RE/MAX 440
John F. O'Hara

John F. O'Hara
731 W Skippack Pike  Blue Bell  PA 19422
Phone:  610-277-4060
Office:  215-643-3200
Cell:  267-481-1786
Fax:  267-354-6973

My Blog

Beating the "Sunday Night Blues"

June 5, 2015 1:24 am

We’ve all been there – it’s Sunday night, and instead of enjoying the last few hours of the weekend, you’re dreading the start of the workweek. You’re not alone. In fact, more than three-quarters of respondents in a recent Monster.com poll report having really bad “Sunday night blues.”

Fortunately, there are ways to stave off a case of the Sunday night blues, according to Monster Career Expert Vicki Salemi.

“There are many tactics people can use to reduce Sunday night blues, so they are less stressed and more prepared to conquer the week," says Salemi. “Seeking work-life adjustments, and managing work-flow throughout the week can do a great deal to alleviate the blues, but ultimately it could be a sign that you need to find a job that better suits your goals or lifestyle."

To alleviate the Sunday night blues, Salemi recommends:

Conducting a "Friday Review" – Take 15 minutes at the end of the day on Friday to quickly sort your tasks and build a to-do list for Monday.

Managing Your Management
– Use technology to keep yourself 'in the know' while you're enjoying your weekend, by using smartphone apps like calendar, task, and note-taking software.

Calibrating Your Work-Life Balance Beam – Set aside official "on the beam" and "off the beam" moments to delineate and ensure time for exercise, time with family or time to unwind.

Getting Out the Microscope – Think about what specifically causes your Sunday night blues, identify the triggers, and work on ways to prevent or remove those stressors.

Knowing Your Goals – Look at what you'd like to learn, the job description of the position you want or the career path, and then create a proactive plan. Review and adjust it regularly.

Paying Attention to Positivity - Review your wins and keep a running list of accomplishments, however small, as well as recognition from your colleagues.

Finding Better – Sometimes, it's time to look for something else. If you're truly unhappy in your current position, outline a plan to find a new job with elements that make you happy and productive.

Source:
Monster.com

Published with permission from RISMedia.


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Don't Let Tax Records Take a Hit from Hurricanes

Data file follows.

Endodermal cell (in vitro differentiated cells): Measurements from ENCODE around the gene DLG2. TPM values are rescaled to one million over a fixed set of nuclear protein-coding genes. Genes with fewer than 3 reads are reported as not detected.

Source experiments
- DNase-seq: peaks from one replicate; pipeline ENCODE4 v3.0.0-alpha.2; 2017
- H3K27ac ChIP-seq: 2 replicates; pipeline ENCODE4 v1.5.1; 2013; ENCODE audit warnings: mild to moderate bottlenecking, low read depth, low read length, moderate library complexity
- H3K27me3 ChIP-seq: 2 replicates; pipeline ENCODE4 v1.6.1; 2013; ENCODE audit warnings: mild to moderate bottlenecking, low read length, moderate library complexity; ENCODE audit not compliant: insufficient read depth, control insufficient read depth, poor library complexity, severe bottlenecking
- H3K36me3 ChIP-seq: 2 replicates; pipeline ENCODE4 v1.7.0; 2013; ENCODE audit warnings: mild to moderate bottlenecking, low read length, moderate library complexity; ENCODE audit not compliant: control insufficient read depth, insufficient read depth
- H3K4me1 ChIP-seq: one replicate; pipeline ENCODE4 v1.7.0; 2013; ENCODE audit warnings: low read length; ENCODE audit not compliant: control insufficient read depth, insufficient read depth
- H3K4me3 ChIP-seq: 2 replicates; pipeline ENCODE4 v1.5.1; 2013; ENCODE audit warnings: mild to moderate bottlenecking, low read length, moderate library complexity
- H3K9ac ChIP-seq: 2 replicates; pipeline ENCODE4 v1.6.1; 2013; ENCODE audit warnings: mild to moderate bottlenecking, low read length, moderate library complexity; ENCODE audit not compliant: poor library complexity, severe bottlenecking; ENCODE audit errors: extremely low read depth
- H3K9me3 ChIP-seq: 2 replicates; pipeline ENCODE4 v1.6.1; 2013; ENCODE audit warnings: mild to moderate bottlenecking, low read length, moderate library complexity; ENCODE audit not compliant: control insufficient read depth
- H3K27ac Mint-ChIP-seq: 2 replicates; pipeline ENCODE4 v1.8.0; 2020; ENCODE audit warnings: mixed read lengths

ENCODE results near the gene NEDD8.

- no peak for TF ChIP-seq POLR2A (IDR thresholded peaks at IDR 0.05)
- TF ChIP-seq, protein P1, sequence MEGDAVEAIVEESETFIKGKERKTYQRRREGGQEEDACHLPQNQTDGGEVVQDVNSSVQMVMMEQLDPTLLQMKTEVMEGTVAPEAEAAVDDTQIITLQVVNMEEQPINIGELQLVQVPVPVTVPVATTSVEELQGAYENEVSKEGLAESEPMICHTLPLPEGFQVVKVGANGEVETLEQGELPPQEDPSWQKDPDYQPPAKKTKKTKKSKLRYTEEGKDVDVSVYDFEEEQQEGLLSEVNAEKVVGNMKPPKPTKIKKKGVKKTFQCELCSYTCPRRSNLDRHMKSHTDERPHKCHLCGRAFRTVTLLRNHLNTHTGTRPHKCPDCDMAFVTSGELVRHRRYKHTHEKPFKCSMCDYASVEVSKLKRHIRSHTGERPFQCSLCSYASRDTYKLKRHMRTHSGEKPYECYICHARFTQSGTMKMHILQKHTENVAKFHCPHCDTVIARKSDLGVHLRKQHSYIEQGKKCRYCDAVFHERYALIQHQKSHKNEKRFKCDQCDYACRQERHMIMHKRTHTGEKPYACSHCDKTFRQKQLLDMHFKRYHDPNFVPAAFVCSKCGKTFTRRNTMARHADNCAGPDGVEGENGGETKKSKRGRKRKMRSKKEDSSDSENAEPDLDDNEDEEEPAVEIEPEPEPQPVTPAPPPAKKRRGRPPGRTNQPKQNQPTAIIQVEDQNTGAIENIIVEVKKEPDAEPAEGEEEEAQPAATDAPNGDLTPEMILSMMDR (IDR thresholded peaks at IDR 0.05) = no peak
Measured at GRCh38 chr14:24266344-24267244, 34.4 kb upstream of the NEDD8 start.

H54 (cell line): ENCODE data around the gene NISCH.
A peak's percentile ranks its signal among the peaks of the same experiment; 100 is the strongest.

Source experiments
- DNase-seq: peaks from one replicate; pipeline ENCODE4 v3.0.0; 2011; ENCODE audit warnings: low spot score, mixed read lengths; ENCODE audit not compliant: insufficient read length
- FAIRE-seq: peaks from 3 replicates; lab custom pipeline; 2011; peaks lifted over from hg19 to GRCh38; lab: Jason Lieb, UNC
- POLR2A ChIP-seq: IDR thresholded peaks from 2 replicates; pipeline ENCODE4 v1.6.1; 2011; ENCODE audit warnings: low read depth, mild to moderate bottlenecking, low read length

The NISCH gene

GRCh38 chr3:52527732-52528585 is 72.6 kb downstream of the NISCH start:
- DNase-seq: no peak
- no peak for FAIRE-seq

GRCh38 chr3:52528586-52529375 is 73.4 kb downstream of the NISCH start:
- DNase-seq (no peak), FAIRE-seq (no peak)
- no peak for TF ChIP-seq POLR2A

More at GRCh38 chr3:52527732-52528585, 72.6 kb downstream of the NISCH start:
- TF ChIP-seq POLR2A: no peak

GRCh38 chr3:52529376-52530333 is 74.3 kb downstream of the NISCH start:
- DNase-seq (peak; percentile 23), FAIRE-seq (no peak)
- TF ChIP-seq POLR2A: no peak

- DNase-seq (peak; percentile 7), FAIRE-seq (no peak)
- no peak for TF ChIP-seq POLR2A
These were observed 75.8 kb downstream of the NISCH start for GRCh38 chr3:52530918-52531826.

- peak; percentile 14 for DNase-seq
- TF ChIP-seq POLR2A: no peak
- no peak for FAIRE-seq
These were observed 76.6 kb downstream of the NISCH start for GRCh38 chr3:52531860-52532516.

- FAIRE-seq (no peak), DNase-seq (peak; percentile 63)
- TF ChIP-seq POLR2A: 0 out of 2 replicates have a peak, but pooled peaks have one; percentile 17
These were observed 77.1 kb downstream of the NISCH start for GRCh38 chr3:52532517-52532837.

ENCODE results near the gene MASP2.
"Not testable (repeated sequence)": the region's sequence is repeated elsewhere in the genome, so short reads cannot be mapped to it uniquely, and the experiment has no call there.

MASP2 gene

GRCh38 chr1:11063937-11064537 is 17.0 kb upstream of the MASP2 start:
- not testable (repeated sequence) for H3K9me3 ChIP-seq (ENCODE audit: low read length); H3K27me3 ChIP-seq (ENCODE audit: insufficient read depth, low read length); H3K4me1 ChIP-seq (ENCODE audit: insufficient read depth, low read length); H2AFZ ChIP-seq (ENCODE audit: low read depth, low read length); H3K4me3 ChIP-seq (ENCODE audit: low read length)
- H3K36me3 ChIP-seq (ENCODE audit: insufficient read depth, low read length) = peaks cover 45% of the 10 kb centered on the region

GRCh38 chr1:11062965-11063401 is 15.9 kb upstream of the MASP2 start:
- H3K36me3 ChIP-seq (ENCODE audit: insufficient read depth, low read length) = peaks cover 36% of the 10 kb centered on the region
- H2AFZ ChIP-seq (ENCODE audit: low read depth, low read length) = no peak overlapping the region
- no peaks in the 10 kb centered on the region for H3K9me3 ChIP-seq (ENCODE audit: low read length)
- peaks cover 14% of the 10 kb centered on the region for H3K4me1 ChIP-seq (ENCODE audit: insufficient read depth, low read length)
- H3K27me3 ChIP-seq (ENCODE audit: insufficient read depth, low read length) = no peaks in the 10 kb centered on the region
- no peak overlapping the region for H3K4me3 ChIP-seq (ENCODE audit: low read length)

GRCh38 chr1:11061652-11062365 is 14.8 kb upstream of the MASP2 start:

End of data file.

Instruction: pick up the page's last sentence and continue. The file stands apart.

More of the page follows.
June 4, 2015 1:24 am

When hurricanes and other seasonal storms are set to strike, it is important to protect personal documents, including tax records. To ensure your tax records are safe from whatever nature has in store, take the following steps, courtesy of the Internal Revenue Service (IRS).

1. Create an Electronic Set of Records
Taxpayers should keep a duplicate set of records including bank statements, tax returns, identifications and insurance policies in a safe place such as a waterproof container, and away from the original set.

Keeping an additional set of records is easier now that many financial institutions provide statements and documents electronically, and much financial information is available on the Internet. Even if the original records are only provided on paper, these can be scanned into an electronic format. This way, taxpayers can save them to the cloud, download them to a storage device such as an external hard drive or USB flash drive, or burn them to a CD or DVD.

2. Document Valuables
Another step a taxpayer can take to prepare for a disaster is to photograph or videotape the contents of his or her home, especially items of higher value. The IRS has a disaster loss workbook (Publication 584) which can help taxpayers compile a room-by-room list of belongings.

A photographic record can help an individual prove the fair market value of items for insurance and casualty loss claims. Ideally, photos should be stored with a friend or family member who lives outside the area.

3. Update Emergency Plans
Emergency plans should be reviewed annually. Personal and business situations change over time, as do preparedness needs. When employers hire new employees or when a company or organization changes functions, plans should be updated accordingly and employees should be informed of the changes. Make your plans ahead of time and practice them.

4. Check on Fiduciary Bonds
Employers who use payroll service providers should ask the provider if it has a fiduciary bond in place. The bond could protect the employer in the event of default by the payroll service provider.

If disaster strikes, an affected taxpayer can call 1-866-562-52271-866-562-5227 FREE (FREE) to speak with an IRS specialist trained to handle disaster-related issues.

Source: IRS.gov

Published with permission from RISMedia.


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